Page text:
THERE has been strong private sector interest in a leasing partnership for Wigan’s best-loved tourist attraction.
Five potential investment organisations have been shortlisted to develop plans to protect and enhance Haigh Hall and the plantations Country Park estate.
However the council said today it is unable to disclose the names of the organisations because of commercial confidentiality.
Those through to the next round have until the start of the New Year to submit a more in-depth proposal.
This will detail how they intend to run the site – both the listed stately home which was once seat to Earl Balcarres along with the country park.
Council chiefs will then assess each of the applications, before whittling down once more.
With the estate in need of multi-million pound investment, the council decided to seek an external partner to inject much-needed cash into the site after a decision was made by Cabinet member for Leisure Coun Chris Ready, earlier this summer.
Haigh Hall and Country Park is currently managed by leisure and culture provider WLCT, and is already a major visitor destination attracting around 300,000 visits each year.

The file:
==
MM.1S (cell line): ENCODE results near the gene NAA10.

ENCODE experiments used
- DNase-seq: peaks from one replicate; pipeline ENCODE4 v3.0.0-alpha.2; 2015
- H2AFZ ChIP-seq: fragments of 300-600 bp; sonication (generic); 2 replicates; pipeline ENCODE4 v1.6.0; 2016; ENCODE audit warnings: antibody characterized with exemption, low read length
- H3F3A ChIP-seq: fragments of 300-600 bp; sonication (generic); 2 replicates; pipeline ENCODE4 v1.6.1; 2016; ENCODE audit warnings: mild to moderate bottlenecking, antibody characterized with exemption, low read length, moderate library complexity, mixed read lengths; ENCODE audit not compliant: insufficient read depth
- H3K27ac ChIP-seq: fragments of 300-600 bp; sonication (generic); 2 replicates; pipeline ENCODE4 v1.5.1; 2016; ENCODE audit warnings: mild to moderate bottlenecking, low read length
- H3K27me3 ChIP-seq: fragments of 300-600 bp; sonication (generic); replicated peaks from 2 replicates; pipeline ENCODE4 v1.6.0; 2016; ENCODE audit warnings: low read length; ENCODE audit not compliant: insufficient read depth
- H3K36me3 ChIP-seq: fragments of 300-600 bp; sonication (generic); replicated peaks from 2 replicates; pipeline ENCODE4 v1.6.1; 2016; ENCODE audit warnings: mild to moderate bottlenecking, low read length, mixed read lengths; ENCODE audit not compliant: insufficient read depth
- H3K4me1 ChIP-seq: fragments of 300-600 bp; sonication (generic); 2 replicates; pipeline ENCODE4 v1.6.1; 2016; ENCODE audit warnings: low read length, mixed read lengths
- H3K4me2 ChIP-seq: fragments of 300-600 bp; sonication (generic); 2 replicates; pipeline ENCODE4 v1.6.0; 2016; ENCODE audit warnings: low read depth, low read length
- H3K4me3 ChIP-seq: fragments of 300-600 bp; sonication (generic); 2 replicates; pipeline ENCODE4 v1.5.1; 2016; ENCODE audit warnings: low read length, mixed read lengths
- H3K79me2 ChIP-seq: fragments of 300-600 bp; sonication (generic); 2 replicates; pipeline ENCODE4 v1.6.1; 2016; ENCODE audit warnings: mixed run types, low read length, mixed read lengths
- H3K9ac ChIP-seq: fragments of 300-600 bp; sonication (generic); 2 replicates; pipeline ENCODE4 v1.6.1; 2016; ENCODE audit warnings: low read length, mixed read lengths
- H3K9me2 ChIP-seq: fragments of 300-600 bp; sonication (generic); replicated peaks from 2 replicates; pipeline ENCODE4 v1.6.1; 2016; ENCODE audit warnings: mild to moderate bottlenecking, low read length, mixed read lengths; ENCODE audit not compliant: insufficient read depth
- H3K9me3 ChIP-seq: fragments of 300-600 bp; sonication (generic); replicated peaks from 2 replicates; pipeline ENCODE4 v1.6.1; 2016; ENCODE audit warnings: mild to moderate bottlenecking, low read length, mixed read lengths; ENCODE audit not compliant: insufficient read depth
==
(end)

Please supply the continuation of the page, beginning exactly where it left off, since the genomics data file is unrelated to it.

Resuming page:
However, research indicates that enhancing the site and improving the existing facilities could attract even more visitors and bring much-needed revenue to the area.
A range of options, including turning the hall into a hotel or conference centre and opening up the park for new sports or adventure activities are being explored.
The main aim of any investment programme is to maintain public access to the park while bringing economic and social benefits to the local area.
Under pressure town hall bosses also want to reduce the cost of running and maintaining the facility to local council tax payers. Sources expect the procurement process to take up to one year, with development plans potentially taking years to complete.
During this time Haigh will continue to host events and activities. Once selected, the partner will manage the estate on behalf of Wigan Council, who will retain ownership.
The hall and country estate was signed over to the council’s predecessor authority by the Earl’s descendents immediately after the end of the Second World War in lieu of unpaid domestic rates.
Coun Ready said: “It’s great to see the level of interest attracted from both local and national organisations. The quality of the applications made it extremely difficult to shortlist, but I’m confident that we’ve got some great potential partners with some very exciting ideas.
“I think all are more than capable of ensuring its future preservation and enhancement.”